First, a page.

No Strings Attached is the story of a Mennonite congregation in Indiana that existed for eighty-six years. The congregation began during the social and religious turmoil of the 1920s when some Mennonites in North America held to rigid doctrines and ethics implemented by central authority, and others operated with a congregational polity and became more assimilated into secular culture. The struggle between these two different understandings of faithfulness was most passionately played out in northern Indiana.
Placing the narrative of this congregation within the context of 500 years of Mennonite history illustrates the grace and the tension that has both beset and empowered a unique group of people who began as radical reformers.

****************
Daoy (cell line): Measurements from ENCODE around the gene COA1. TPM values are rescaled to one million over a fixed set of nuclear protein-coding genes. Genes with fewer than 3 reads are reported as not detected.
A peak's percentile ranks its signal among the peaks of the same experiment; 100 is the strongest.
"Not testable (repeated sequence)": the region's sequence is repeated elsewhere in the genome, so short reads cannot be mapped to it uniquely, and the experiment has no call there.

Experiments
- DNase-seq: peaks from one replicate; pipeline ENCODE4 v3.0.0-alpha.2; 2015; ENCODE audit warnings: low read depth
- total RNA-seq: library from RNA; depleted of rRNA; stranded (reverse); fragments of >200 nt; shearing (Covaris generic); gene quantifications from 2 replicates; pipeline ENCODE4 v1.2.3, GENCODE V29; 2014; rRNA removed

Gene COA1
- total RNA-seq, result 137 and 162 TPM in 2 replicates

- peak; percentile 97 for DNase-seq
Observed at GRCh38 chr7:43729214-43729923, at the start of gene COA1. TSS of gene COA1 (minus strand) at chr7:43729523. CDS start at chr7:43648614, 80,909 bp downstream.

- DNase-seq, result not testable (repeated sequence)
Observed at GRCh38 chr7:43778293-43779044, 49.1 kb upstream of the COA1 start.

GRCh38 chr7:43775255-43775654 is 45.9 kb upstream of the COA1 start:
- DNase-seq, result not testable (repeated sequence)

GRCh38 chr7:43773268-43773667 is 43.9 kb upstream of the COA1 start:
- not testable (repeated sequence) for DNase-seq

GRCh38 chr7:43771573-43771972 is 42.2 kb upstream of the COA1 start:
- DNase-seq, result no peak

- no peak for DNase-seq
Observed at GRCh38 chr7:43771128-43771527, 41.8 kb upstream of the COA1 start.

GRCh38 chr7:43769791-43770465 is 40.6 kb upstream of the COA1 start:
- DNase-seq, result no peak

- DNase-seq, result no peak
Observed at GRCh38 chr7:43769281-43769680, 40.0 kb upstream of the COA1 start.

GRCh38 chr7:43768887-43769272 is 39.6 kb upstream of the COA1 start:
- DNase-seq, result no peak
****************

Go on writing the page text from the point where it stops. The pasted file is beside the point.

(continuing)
Although “no strings attached” refers to the women’s headwear during the 1920s, which had no strings, it could also be the story of the pastor eating lunch on the peak of the steep roof of the church building! Reflecting on stories of these Mennonite people is an invitation to move into the future with courageous hope. Believing and behaving differently has not prevented Middlebury Mennonites from treating each other respectfully, living in a community of love, joy, and peace, and offering God’s healing and hope to each other and to the world.